Even though these bighorn sheep are widespread across North America, getting a tag is tough; but you probably have a better chance in Canada than anywhere else. The downside is you'll have to pay for it. You're looking at anywhere from $25,000-30,000 for a one-on-one 12-day guided hunt.


There are no less than three different subspecies of moose that can be found while on a hunt in Canada. The one most people know is the Canadian moose. As the name implies, the largest specimens ever harvested have come from Canada. British Columbia and Quebec are the two top producers of world-class Canadian moose.

The Yukon and Northwest Territories are on equal ground with Alaska regarding which place produces the biggest Alaska/Yukon moose. The Northwest Territories has the distinction of being home to the top bull moose in the  Pope & Young record book.

No matter which species you're after, moose hunting in Canada offers plenty of chances at the trophy of a lifetime.


Canada has plentiful numbers if you're looking to harvest a big cat. The Boone & Crockett world record was harvested in Tatlayoko Lake, British Columbia in 1979. British Columbia and Alberta have both produced mountain lions that make Pope & Young's top 10 of all time. Hunts for mountain lions in Canada can be expensive, however. Expect to pay an outfitter anywhere from $9,000-12,000 to lead you to where these elusive and beautiful creatures like to hide.

Bringing a Firearm into Canada

Non-residents bringing a firearm into Canada must declare they possess a firearm and obtain a Non-Resident Firearms Declaration certificate. This declaration certificate involves a flat fee and can be done either online or by post.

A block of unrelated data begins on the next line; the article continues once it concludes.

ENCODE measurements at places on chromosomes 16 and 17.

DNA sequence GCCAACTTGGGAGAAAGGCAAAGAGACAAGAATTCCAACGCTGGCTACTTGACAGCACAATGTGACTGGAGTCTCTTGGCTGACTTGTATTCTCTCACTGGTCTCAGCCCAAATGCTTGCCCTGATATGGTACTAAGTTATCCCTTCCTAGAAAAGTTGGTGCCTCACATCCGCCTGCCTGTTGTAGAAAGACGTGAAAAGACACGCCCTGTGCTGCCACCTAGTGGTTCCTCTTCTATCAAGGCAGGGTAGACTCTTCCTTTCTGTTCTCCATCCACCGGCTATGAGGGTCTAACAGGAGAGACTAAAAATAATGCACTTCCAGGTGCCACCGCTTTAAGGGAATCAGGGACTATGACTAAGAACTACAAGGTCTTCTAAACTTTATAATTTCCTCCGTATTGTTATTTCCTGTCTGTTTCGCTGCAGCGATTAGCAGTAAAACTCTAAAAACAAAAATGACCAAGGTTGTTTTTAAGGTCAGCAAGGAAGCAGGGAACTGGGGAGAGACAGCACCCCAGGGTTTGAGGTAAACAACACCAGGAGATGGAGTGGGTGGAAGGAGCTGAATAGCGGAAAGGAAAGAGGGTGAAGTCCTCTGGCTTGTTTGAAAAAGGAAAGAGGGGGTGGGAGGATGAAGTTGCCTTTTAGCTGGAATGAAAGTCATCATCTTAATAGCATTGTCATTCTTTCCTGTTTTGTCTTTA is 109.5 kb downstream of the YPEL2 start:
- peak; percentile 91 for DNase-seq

If you are coming into Canada with a firearm, please fill out a Non-Resident Firearms Declaration form before you arrive at your entry point into Canada to save you time. Do not sign the form; a Canada Border Services Agency (CBSA) customs officer must witness your signature. The fee is $25.

After a CBSA customs officer signs your Declaration, it is a temporary license and is valid for 60 days.

  • The Declaration is only valid for the person who signs it and only for the firearm(s) listed on it.
  • If you are bringing more than three firearms into Canada, please fill out a Non-Resident Firearm Declaration Continuation Sheet.
  • The Declaration does not permit you to borrow firearms in Canada.
  • The Declaration allows you to buy ammunition in Canada for the firearms listed on it.
  • You can renew your Declaration for free before it expires.  Please contact the Chief Firearms Officer of the province or territory.

Borrowing firearms in Canada

You do not need a license if you want to borrow a firearm in Canada, as long as you are under the direct and immediate supervision of a licensed adult. Otherwise, you will need a PAL or a confirmed Temporary Firearms Borrowing License (for Non-residents).

You will need a sponsor associated with the intended activity, for example, an outfitter or a Canadian resident licensed to hunt in the province where you will be hunting. The sponsor can apply on your behalf.  The license is valid for 60 days and costs $30 Canadian.

A temporary borrowing license permits the following:

  • hunting under the supervision of an outfitter or other person authorized to organize hunting services in Canada
  • hunting with a Canadian resident who has the proper firearms license and hunting license
  • competing in a shooting competition
  • target shooting at an approved shooting club or range
  • taking part in a historical re-enactment or display
  • engaging in a business or scientific activity in a remote area where you need firearms to control animal predators
  • taking part in a parade, pageant, or other similar events using firearms for movie, television, video, or theatrical productions, or publishing activities